At the end of the episode, Kyle speaks about the importance of family and who we love and explains to the Canadian Prime Minister – who turns out to be the escaped Saddam Hussein! – that, “Family isn’t about whose blood you have in you. Family’s about the people who cared about you and took care of you. We’re not the same blood, but I love my little brother. We’ve taken care of him because he needed us to, and that makes us more family than anything.”

Very touching and a lovely Christmas episode.

What do you think? What was your favorite part?

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In South Park Episode 313, “Hooked On Monkey Phonics,” Kyle Falls in Love with a Homeschooled Girl

After a spelling-bee that Kyle loses to a home-schooled kid, he gets a big crush on another home-schooled girl. The home-schooled children beg their parents to let them go to regular school and when they do, Kyle and the girl start ‘hanging out.’ He tells her:

“Love is the most important thing on earth. When boys and girls feel love, they kiss.”

The girl’s father can’t believe that he’s losing his little girl and goes to the other parents to complain. Randy replies:

“We can’t completely control what our kids do socially. That’s, you know, that’s for them to figure out on their own.”

It’s an episode filled with good lines and great lessons about love and parenting. Enjoy more quotes about love and parenting.

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Zen Talk: Actions Speak Louder Than Words, Don’t Ya Know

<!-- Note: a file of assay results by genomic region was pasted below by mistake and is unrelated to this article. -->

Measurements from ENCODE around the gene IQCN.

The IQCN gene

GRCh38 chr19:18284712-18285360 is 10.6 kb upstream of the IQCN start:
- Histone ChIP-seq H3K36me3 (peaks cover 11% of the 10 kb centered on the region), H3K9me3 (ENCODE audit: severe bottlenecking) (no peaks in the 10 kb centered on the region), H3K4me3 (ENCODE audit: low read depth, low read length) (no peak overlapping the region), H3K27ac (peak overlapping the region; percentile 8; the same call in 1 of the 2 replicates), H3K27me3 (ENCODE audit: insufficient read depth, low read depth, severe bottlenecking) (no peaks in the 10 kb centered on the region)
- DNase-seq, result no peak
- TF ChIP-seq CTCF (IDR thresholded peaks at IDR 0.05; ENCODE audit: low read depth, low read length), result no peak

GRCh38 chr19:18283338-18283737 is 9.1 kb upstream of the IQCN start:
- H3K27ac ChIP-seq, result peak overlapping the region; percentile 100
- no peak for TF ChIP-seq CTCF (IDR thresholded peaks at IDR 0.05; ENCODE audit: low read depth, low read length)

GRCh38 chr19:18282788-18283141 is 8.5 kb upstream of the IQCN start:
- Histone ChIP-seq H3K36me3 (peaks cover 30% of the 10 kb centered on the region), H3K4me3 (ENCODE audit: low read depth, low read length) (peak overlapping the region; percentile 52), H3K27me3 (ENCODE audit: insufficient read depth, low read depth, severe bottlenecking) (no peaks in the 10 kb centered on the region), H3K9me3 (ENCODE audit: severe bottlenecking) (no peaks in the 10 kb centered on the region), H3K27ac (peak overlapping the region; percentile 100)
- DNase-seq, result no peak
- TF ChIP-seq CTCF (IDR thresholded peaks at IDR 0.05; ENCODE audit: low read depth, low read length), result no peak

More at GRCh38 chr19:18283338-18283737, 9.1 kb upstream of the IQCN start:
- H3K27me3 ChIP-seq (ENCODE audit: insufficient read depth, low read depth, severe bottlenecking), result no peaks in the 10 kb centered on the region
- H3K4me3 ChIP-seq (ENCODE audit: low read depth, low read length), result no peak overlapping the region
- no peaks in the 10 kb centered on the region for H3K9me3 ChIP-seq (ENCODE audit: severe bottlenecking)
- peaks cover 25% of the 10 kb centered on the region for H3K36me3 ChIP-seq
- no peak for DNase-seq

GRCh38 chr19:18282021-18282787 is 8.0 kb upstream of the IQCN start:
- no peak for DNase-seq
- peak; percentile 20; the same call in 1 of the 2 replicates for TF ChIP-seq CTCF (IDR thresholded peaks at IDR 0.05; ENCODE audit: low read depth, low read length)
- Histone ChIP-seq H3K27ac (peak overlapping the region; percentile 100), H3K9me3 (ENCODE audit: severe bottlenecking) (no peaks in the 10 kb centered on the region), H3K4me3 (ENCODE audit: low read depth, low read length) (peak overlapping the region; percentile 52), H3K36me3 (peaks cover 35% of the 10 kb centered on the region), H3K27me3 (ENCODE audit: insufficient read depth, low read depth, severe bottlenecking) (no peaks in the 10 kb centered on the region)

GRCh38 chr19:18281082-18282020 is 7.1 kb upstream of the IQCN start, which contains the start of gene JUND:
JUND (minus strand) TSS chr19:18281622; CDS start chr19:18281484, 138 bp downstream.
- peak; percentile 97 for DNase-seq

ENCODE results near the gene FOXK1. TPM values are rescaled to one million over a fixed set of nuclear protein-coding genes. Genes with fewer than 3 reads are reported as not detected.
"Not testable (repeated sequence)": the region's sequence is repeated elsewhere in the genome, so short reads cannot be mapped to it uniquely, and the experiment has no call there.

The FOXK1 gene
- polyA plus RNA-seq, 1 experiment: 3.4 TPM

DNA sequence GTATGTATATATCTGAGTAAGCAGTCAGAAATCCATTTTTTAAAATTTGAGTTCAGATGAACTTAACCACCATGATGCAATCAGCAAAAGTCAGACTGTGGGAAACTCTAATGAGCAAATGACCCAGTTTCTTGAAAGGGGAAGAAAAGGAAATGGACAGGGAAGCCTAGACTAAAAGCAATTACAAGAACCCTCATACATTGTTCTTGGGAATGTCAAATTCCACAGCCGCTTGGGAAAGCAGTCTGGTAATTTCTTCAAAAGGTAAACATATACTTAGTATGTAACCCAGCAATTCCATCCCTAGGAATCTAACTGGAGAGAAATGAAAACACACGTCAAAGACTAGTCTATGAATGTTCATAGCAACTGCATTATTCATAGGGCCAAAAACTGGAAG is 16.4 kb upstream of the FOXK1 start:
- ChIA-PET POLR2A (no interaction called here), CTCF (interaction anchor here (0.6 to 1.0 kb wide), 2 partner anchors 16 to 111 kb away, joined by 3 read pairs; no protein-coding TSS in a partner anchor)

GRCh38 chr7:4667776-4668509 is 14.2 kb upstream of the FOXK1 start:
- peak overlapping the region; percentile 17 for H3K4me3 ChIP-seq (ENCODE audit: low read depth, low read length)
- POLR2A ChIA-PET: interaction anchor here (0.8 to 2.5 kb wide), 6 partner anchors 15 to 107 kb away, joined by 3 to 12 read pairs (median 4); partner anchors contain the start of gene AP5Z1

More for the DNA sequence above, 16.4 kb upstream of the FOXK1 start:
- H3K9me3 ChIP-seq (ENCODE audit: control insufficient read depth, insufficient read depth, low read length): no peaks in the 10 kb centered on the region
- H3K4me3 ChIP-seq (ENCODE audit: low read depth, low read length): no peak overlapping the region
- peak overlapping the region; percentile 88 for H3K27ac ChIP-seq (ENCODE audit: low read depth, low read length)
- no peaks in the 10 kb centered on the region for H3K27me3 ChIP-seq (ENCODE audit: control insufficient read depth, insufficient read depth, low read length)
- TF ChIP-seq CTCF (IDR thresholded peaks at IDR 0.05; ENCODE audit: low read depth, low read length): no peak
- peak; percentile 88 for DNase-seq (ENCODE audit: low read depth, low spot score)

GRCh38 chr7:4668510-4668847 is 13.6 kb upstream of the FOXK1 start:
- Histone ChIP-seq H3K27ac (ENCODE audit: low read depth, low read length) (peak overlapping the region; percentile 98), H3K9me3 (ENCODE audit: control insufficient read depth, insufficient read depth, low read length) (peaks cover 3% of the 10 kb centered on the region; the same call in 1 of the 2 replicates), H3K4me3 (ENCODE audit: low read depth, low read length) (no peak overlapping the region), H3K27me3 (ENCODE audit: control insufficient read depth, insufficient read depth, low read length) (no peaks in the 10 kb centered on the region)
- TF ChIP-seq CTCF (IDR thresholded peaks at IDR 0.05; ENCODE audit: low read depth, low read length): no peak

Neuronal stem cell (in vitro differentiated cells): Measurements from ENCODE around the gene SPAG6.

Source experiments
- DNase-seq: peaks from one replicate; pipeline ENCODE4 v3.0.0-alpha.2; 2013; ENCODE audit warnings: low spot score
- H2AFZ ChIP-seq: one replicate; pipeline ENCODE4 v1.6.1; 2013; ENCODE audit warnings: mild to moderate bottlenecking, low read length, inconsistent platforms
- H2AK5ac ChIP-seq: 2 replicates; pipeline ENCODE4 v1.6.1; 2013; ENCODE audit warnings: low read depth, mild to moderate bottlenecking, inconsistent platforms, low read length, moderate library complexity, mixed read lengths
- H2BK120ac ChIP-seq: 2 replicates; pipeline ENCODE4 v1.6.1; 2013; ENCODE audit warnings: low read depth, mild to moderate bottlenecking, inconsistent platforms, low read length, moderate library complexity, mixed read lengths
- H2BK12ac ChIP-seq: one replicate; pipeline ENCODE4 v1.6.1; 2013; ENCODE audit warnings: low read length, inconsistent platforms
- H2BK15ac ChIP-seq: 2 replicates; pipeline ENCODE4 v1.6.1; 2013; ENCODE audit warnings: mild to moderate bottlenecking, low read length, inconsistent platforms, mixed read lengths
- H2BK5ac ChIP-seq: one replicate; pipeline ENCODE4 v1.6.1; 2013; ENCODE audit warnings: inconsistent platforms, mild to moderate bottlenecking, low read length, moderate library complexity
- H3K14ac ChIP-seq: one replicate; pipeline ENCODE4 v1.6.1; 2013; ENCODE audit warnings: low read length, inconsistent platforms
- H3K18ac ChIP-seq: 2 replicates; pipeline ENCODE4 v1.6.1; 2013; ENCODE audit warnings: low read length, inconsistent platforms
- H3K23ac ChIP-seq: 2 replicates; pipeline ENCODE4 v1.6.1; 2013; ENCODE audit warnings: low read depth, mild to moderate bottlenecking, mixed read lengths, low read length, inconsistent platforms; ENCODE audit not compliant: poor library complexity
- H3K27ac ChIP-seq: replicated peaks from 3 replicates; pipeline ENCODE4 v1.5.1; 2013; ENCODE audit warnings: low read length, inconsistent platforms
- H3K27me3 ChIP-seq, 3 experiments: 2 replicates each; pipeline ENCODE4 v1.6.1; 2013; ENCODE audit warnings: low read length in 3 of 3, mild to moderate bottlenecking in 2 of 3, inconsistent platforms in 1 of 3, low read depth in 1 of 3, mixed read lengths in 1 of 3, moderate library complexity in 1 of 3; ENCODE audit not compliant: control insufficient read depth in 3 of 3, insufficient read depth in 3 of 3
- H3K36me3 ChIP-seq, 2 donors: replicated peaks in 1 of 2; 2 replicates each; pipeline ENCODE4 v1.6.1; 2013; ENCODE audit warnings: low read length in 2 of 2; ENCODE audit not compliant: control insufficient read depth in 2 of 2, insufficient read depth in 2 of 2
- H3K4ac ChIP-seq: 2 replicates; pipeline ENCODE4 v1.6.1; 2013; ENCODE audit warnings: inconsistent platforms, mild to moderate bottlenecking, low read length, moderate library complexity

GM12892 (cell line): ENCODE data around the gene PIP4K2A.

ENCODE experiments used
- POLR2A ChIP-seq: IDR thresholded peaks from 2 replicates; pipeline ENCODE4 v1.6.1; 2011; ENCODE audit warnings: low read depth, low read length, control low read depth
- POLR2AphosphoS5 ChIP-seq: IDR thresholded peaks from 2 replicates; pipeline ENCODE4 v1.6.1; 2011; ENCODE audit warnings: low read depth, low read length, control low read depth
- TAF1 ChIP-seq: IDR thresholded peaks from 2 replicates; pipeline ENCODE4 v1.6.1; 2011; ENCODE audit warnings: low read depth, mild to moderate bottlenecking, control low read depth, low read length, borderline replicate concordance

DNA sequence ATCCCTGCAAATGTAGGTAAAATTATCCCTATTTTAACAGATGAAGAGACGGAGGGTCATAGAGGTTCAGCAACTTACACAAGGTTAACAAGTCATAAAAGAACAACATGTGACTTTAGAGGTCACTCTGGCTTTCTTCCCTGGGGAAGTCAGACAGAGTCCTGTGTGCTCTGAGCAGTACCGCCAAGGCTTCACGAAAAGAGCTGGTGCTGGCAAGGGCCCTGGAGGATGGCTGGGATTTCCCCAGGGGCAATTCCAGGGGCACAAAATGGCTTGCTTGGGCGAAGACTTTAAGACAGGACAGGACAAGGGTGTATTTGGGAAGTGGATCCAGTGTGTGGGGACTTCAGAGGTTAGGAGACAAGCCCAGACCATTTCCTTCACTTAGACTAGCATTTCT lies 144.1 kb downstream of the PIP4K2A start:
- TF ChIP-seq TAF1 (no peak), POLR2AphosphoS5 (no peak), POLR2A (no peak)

“Like a beautiful flower that is colorful but has no fragrance, even well-spoken words bear no fruit in one who does not put them into practice.”

These beautiful words of the Buddha echo the truism with which most of us are familiar: actions speak louder than words. Do you think that’s true?

I often find myself defending principles that I hold dear, only to realize that if I don’t show people exactly what I mean by my actions, then the words gushing forth from my mouth were worthless.

This quote reminds me of the difference between saying that you love someone and showing that person that he or she is loved. It’s easy to let the words cross your lips, especially to insist that they true – yet it is far more difficult to show day in and day out that everything you do you do for that person because of your love. The fragrance must be there – not just pretty colors.

As an aside, this flower quote was particularly fitting since I went to the botanical gardens and the flower conservatory twice this week. Beautiful places.

What do you think of this Buddha quote? Can you share a time that you knew  your words were worthless if not supported by actions?

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Love is in the Air in “Clubhouses,” South Park Episode 212, When the Boys Go For It in Truth or Dare

Though the over-arching plot of this episode is about Stan and Kyle competing against Cartman and Kenny for who can build a clubhouse faster, get girls up there and play truth or dare, there is an important sub-plot as well: Stan’s parents getting a divorce.

Stan has no idea what’s going on and why his parents are getting divorced. When he asks his dad whether or not, because he hates Shelley, he can divorce his sister, his father tells him no because they’re family.

Stan replies:

“But you and Mom are family; how come you can just split up? You know what I think? I think that when you and Mom got married, you became family. And now that you are, you shouldn’t be able to leave her anymore than I can leave my sister.”